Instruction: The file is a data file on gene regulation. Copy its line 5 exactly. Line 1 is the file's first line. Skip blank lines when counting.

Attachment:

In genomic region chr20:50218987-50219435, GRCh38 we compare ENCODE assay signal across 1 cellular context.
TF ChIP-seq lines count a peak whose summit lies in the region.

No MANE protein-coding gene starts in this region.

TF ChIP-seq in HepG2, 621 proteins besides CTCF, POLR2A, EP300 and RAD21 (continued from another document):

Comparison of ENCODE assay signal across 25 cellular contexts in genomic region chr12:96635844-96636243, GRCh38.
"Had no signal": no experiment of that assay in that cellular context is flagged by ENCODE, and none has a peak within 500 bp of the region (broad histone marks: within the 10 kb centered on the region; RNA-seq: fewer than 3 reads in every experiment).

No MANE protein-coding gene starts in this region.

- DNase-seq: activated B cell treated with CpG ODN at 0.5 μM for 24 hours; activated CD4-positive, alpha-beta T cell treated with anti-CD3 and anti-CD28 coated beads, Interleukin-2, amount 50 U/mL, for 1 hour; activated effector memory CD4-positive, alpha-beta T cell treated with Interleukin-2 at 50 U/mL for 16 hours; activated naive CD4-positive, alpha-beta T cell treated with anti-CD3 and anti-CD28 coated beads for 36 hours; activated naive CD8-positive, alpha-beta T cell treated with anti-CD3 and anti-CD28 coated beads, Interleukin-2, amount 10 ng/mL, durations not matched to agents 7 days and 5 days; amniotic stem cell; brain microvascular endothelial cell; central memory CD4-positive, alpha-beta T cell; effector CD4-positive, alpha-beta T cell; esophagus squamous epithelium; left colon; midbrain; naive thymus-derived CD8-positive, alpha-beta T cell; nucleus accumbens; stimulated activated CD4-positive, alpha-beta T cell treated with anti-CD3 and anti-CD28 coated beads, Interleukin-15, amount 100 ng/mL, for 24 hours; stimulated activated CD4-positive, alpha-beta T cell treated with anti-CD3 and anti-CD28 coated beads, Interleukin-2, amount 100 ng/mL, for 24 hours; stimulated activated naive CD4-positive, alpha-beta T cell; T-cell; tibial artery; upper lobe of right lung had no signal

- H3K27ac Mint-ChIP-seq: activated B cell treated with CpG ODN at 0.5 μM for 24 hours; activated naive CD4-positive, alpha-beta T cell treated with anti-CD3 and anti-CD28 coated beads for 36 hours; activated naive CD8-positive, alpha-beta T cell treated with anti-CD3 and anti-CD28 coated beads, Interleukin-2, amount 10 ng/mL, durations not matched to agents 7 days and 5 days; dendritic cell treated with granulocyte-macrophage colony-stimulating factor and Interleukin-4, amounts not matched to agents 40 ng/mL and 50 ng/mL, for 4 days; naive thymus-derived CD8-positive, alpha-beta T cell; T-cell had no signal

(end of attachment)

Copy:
Comparison of ENCODE assay signal across 25 cellular contexts in genomic region chr12:96635844-96636243, GRCh38.